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Jewish Women Artists – Commentators on Contemporary Jewish Life


The Chosen (detail 1), 2008, ink on paper by Ariel Schrag Courtesy Yeshiva University Museum

The Chosen (detail 1), 2008, ink on paper by Ariel Schrag Courtesy Yeshiva University Museum

In Schrag’s “Artists in Their Own Voices” interview, she says she took advantage of the simple black and white of the comic and cast her sister and herself inside a shadow, outside of the broker’s circle of light, expressing her feelings of being left out. Schrag feared a similar reaction from the new broker. She wanted to feel accepted by him. So she cuts out the details her sister previously offered and replies with a simple “Yes!” Schrag reveals to us what this whole experience was like for her. Her simple yet meaningful message is that everyone wants to feel a part of his or her chosen group, even if it’s for a short while. After Schrag told the broker ‘yes,’ she says her “whole body tingled with the narcotic feeling of belonging.” In an earlier interview by Leah Berkenwald (Jewish Women’s Archive: Jewesses with Attitude, March 21, 2011), Schrag is asked, “How does your Jewish identity influence your work?” She answers, “It doesn’t especially. I’m half Jewish, the wrong half at that, but I look Jewish (imagine what you will) and I have a Jewish name (first and last) so I FEEL very Jewish. And actually have quite a strong Jewish identity for myself.” The comic ends with the cartoon character of Schrag smiling inside the circle of light, instead of the shadow: her role has been reversed. She is looking up at a Menorah on a shelf of her apartment and says, ”… for at least those two weeks, I had been one of The Chosen.” It is clear that no one was going to take away her “half” Jewish identity.

We Are On Our Own, 2006, Pencil on Paper, by Miriam Katin Courtesy Yeshiva University Museum

Miriam Katin survived war-torn Europe during WWII to immigrate to Israel in 1957 and served in the Israeli Defense Forces as a graphic artist from 1960-63, which is the setting of her comic titled, “Eucalyptus Nights.” It was commissioned in 2006 by a Jewish publication: “Guilt & Pleasure” for their “Fight issue.” When Katin was asked in an interview by Leah Berkenwald; “What’s its story” (Jewish Women’s Archive: Jewesses with Attitude, March 21, 2011), she says, “…tension between the Ashkenazi and Sephardic Jews of that period.” This tension is expressed in the story of an encounter she had with Sephardic solider named Obadiah. In her “Artists in Their Own Voices” interview Katin tells us that she met Jews of Sephardic and Mizrahi origin for the first time in the IDF. After becoming, as she put it, “romantic” with Obadiah, she was horrified that her Ashkenazi family and IDF supervisor who survived the Holocaust, looked down on “these Jewish people of the Middle East” and discouraged her from the relationship. Katin feels that this issue has not fully been resolved and that Israeli society needs a way of coming to terms with this conflict that dates back to the founding days of the country.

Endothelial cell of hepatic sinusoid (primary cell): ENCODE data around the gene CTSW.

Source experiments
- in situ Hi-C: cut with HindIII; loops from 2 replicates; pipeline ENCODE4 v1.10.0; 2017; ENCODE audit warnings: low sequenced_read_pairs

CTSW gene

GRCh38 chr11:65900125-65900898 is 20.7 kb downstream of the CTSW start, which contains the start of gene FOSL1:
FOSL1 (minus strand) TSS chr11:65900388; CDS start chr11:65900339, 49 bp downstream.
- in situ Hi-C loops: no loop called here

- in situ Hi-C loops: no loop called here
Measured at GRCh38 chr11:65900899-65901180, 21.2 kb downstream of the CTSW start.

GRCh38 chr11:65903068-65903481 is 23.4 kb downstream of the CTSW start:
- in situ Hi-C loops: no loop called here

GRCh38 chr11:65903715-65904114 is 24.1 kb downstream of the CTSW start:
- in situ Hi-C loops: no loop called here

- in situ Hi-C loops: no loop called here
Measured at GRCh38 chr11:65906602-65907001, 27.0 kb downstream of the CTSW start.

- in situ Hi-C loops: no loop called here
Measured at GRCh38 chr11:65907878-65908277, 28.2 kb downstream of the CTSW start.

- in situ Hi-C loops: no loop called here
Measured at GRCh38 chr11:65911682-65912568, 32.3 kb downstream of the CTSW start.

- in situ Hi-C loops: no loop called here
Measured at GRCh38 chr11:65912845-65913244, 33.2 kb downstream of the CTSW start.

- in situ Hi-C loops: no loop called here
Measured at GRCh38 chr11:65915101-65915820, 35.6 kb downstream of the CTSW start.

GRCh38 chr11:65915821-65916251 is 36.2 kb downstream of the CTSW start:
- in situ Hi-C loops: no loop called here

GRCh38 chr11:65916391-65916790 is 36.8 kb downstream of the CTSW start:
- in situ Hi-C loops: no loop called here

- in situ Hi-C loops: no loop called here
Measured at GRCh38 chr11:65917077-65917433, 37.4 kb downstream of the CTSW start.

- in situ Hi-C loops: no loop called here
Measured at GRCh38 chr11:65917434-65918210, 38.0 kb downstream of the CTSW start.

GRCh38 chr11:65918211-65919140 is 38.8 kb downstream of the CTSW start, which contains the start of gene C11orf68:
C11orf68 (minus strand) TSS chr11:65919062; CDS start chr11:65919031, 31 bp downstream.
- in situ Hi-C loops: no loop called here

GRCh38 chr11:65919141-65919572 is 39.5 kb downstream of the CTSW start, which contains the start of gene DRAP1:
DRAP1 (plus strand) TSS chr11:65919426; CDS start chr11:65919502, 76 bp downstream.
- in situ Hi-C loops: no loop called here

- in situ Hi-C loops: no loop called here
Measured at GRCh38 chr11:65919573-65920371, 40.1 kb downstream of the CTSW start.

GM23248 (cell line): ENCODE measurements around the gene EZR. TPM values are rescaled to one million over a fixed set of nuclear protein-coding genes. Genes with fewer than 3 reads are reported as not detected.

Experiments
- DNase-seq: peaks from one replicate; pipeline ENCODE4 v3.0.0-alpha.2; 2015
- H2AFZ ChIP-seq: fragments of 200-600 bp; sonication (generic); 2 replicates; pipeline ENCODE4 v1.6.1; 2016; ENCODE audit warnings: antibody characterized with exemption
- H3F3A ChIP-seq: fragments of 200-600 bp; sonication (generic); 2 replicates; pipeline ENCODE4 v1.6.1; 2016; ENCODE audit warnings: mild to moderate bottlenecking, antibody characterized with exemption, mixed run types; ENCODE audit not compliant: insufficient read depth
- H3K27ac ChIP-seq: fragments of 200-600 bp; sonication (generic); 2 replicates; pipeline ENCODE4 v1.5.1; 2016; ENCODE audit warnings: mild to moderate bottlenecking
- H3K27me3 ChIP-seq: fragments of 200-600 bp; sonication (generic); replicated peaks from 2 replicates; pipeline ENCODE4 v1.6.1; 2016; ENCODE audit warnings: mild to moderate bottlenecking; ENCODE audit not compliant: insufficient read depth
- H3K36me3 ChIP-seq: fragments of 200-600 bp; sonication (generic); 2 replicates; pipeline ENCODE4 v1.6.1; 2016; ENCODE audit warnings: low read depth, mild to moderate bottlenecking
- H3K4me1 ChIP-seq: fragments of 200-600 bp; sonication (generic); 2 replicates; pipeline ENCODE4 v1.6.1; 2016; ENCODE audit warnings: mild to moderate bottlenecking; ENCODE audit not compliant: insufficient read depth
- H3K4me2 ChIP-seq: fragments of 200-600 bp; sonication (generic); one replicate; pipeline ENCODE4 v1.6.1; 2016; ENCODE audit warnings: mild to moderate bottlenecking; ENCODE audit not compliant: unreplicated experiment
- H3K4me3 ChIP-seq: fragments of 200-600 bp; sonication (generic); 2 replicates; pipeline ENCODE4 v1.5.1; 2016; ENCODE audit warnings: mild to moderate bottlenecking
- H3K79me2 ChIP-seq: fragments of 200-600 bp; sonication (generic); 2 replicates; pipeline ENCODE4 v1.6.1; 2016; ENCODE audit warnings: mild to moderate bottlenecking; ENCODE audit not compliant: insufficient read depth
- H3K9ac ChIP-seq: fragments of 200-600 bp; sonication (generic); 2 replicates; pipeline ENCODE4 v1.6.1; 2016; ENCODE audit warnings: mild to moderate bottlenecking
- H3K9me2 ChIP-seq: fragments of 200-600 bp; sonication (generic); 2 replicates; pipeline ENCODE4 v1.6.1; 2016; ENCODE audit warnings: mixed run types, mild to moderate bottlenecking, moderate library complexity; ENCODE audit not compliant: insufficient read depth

The comic artwork from Katin’s book, We Are On Our Own, was not on the walls of the exhibit, but it was in the reading area. The book details her experiences escaping the Holocaust as a child with her mother. Katin writes, “And Then One Day God Replaced the Light with Darkness.” A series of 6 images peering out a window show the view of a beautiful blue sky over the city, slowly being eclipsed by the red and black Nazi flag. By the 6th image all you see is the black of the swastika through the window. Katin is referencing the verses from Genesis 1:4-5, “And God saw the light that it was good, and God separated between the light and between the darkness. And God called the light day, and the darkness He called night, and it was evening and it was morning, one day.” Katin’s window is our world; by saying “one day” she is connecting to “day one” of Creation. By telling the viewer that “God” is replacing light with darkness, Katin is questioning God’s actions. Katin was asking God the same question many have asked for centuries: why do bad things happen to good people?

About the Author: Jacob Mezrahi is a New York based artist, educator and writer. Contact him at jake271980@aol.com


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The Chosen (detail 1), 2008, ink on paper by Ariel Schrag Courtesy Yeshiva University Museum

Everybody reads comics. From the New York Times to the Post there is hardly any periodical published that doesn’t sometimes feature a cartoon or comic; some kind of drawn image with text to entertain or provide commentary. Even the Jewish Press. When most people think of comics they immediately think of fictional comic books that kids read or the comic strips in the daily newspapers for adults.

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